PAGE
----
As a long-time WordPress user, I was surprised to learn that I was inadvertently weakening my WordPress username security through a default function, the Author URL (Uniform Resource Locator, or, to put it simply, the website address). Essentially, I was advertising my creative username AND Google was picking it up to share with the world.
Are you making the same mistake? Simple test. Go to Google.com and enter in the search box yourwebsitename/author/ and check the results. Is your username showing up in one of the search results? Even if your username is not the “displayed” choice in your WordPress options?
In this post, I will explain what is happening and show you in a few simple steps how to fix the issue.
Who Would Hack My Site?
Your website is just about your family, your dogs, your cats, your vacation photos, whatever – who would try to hack it?
I thought the exact same thing in my early days of hobby websites. IT security was something corporations had to worry about, or small businesses using e-commerce, not me.
After one of my personal websites outgrew the capabilities of a shared hosting environment, I moved it to a VPS. Unlike a shared hosting environment, I was now responsible for security on that machine, so had basic security measures to prevent multiples login attempts. What I quickly discovered was that I was seeing unauthorized login attempts multiple times every day. Sometimes, I would see bursts of multiple attempts a minute.
Looking back at the shared hosting environment, I was seeing the same types of attempts. I had just never noticed before. (Do you check your security logs regularly? I do now.)
So, yes, someone probably has attempted to hack your site. They don’t care about your data. They care about access to another website to go about their malicious work.
Let me define the issue about WordPress username security. When you initially set up WordPress software, you are greeted with the following screen:
Of this information, only the Site Title should be widely known. After all, the title is a key part of your SEO in attracting website traffic.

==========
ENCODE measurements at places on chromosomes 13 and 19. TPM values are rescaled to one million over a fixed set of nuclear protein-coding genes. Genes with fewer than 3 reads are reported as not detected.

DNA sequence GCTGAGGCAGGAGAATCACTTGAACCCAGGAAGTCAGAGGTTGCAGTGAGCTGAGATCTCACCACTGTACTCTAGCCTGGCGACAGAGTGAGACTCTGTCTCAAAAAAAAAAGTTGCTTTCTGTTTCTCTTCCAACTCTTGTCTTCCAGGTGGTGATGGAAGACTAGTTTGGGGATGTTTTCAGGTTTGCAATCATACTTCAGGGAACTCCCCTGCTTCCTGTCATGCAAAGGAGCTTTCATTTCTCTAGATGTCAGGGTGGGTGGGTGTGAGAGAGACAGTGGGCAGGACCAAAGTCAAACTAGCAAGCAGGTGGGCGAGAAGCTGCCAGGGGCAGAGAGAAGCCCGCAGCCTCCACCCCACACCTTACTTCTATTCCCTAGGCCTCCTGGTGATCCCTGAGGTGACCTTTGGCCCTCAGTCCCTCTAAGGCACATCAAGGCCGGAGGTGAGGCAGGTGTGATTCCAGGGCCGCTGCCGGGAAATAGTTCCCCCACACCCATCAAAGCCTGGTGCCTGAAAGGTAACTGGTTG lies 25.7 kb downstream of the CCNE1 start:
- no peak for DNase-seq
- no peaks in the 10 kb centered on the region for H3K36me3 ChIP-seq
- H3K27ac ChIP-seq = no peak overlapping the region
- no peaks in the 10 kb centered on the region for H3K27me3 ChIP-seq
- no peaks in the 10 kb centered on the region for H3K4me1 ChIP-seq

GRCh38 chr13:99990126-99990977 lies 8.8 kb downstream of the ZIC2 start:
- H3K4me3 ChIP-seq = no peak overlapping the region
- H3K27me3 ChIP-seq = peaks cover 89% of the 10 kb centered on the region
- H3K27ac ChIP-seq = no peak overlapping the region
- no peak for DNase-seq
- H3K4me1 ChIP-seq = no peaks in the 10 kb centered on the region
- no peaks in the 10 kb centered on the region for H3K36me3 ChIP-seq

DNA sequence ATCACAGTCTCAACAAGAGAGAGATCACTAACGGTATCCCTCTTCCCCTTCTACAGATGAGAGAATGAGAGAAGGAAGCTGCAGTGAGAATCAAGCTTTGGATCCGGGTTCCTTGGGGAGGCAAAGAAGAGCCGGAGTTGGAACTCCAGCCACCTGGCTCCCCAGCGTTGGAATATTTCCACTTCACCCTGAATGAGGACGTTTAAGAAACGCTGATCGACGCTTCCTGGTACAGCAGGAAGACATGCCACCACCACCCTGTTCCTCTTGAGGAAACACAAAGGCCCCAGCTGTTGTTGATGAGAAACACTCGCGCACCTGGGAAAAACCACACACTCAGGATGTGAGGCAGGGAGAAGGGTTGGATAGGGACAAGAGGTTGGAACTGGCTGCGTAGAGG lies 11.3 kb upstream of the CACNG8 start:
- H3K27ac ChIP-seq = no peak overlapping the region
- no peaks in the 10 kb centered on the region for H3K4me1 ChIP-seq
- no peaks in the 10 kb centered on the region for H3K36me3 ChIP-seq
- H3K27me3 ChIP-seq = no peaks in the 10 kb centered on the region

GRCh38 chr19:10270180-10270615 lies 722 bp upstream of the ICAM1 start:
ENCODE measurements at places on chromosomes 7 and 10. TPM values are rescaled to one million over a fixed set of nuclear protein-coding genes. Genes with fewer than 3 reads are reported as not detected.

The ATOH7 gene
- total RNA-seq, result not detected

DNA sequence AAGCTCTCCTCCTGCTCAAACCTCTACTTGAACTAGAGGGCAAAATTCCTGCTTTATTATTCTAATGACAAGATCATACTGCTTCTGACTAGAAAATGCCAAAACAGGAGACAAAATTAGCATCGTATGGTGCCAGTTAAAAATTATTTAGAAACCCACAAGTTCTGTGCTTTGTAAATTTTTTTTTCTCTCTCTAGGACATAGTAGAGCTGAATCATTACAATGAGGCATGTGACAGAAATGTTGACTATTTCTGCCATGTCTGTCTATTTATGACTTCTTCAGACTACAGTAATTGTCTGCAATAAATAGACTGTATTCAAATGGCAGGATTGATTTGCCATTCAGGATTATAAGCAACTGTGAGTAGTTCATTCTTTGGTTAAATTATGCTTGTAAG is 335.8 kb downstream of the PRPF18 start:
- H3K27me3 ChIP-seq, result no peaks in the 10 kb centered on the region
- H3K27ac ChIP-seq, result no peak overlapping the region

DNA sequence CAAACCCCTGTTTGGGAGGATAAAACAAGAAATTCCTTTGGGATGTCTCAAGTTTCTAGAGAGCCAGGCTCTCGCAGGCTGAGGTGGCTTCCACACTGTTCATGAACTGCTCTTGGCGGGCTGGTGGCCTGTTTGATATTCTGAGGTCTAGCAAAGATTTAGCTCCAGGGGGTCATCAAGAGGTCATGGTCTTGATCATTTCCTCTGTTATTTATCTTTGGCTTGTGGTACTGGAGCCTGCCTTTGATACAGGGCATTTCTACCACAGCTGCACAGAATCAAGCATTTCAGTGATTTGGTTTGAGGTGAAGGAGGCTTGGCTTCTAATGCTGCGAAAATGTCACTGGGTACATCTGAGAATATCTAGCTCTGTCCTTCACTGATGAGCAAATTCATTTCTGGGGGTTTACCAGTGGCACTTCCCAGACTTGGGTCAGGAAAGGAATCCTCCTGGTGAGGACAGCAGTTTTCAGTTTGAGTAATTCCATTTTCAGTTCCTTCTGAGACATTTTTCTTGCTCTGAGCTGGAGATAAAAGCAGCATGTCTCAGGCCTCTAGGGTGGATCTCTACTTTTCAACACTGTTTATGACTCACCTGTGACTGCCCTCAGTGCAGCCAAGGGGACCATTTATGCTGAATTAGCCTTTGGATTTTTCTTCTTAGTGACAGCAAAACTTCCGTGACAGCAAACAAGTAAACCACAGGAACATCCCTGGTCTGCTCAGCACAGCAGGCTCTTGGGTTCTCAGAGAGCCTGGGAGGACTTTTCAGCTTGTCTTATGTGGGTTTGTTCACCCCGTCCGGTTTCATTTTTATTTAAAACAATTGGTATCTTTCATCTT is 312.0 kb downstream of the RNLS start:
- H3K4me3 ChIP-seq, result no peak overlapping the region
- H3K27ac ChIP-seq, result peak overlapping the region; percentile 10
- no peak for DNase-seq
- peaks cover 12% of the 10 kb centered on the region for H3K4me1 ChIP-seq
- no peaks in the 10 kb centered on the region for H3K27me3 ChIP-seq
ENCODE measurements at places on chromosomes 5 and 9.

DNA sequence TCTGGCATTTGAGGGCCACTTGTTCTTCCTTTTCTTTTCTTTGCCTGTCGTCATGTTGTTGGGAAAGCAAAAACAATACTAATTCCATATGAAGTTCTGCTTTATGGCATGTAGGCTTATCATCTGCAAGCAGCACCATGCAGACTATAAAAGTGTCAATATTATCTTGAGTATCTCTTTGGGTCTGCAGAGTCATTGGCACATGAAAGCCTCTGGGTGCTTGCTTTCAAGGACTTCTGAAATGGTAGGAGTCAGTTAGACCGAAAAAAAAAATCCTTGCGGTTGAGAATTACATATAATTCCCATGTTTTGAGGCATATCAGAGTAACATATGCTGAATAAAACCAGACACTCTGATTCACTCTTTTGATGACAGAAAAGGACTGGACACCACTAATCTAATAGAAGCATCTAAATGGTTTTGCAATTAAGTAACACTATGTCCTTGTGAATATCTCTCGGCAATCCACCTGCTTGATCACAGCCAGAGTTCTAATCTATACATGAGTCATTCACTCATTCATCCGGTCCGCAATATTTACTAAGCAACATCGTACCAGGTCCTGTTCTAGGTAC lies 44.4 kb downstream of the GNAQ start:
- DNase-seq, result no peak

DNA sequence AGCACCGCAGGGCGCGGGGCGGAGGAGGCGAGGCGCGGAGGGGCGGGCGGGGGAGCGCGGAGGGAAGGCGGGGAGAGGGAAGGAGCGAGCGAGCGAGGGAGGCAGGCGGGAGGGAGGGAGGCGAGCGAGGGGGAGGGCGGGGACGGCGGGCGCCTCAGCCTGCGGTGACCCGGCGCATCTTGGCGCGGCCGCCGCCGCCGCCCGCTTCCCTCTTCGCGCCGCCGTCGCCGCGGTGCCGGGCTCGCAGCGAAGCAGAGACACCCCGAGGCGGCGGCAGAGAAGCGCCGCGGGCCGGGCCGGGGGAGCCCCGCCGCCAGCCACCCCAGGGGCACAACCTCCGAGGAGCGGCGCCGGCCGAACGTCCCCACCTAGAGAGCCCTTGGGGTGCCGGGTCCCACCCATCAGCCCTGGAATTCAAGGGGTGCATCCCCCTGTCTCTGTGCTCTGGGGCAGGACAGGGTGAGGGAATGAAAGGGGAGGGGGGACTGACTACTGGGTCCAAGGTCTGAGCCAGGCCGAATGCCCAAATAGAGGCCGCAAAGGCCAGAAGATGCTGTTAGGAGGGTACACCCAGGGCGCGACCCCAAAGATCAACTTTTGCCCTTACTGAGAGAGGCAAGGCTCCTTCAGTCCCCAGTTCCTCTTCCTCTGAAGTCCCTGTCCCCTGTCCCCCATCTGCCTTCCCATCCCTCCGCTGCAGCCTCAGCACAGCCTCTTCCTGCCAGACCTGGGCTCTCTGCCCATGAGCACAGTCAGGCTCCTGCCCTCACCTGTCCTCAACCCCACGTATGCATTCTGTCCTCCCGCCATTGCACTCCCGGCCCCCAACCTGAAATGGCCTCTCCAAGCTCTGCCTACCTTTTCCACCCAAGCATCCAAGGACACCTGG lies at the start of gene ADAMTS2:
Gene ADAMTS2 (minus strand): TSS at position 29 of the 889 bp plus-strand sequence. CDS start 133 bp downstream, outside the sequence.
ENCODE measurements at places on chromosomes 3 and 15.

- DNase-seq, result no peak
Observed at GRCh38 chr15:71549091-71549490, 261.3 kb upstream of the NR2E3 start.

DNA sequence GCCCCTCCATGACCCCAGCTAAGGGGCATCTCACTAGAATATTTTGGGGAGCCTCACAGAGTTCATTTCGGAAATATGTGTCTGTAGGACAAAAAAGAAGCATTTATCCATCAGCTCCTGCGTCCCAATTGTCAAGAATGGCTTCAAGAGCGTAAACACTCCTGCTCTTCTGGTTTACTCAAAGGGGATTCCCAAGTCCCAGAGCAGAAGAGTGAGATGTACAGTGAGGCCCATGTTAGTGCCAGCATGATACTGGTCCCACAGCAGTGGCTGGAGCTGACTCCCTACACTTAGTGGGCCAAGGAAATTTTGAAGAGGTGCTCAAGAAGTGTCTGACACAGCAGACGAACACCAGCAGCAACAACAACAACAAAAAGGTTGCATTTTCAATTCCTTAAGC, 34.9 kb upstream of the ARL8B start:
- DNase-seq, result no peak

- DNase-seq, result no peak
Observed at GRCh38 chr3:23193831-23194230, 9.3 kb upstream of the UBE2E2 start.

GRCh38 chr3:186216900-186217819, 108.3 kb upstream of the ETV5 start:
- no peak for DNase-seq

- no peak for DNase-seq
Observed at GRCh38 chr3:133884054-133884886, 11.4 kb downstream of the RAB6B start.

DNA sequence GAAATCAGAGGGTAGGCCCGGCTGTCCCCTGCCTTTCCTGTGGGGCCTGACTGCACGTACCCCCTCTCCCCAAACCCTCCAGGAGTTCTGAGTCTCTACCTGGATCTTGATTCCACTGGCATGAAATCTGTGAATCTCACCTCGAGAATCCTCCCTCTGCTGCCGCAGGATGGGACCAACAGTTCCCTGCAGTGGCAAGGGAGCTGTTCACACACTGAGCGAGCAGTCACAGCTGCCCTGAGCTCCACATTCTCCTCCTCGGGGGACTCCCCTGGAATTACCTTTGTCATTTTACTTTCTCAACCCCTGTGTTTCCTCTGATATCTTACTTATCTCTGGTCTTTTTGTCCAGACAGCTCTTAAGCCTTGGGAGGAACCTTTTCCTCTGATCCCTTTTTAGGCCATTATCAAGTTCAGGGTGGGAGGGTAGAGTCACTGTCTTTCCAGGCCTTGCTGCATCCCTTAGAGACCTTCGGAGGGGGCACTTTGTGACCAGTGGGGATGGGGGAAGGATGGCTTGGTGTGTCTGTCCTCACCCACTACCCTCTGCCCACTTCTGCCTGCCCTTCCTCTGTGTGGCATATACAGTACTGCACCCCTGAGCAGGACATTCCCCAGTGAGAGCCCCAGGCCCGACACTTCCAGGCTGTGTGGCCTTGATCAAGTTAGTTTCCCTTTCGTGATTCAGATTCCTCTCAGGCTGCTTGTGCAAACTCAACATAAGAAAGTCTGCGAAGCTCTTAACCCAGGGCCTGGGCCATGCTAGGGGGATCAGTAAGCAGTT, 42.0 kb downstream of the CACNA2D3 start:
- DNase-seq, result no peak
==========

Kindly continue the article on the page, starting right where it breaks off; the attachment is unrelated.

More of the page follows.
You want to keep your username, your email address and your password secret because those are the keys to logging into your website. If someone knows your username and password OR your email address and password, they can just log in.
So let’s look at the three pieces of the puzzle.
A strong password is your foundation. Even if your username or email address are known, a strong password can slow down hack attempts.
But let’s talk strong.
- Are you using both upper and lower case letters? Numbers? Symbols?
- How long is your password? At least twenty characters?
- How often do you change your password?
- Is this password used anywhere else?
I know, I know, how can you be expected to remember such a password? And so many of them? The answer is simple – you don’t. There are so many tools out there today like 1Password, Dashlane, and LastPass which can manage your passwords. And since they can generate random passwords for you, no chance of falling into a pattern of “guessable” passwords.
And that fourth bullet point about using the same password in more than one place? A common hacking technique is to capture usernames and passwords from one place and try the combination in other places – like your bank. Seriously, if you learn nothing else from this post, go change your banking password(s) right now if they are the same as any other website you use. Please.
Good. You have a strong password in place. For many people, that will be enough. But if you make your username equally difficult to guess, your security has grown exponentially. In a brute force attack, the hacker will enter your known username and then random characters to guess your password. If they have to guess a complex username AND a complex password, the number of potential combinations grows to such a large number that they are more likely to move on to a less secure (or more valuable) target.
As we showed above, when you create WordPress or add a new user, you add a username, email address and password. If you go to the user edit screen ( Users > All Users > Edit), the result is:
And a post would show this information:
Yep, there is the user login. So, let’s make a simple change using the drop down box for “Display Name Publicly As”:
And now that blog post looks like this:
Awesome! The username is now hidden, right? I sure thought so and had operated for a long time with that confidence. One day, though, I was reviewing my Google Analytics data and noticed that my creative username was being publicly revealed by WordPress in an URL.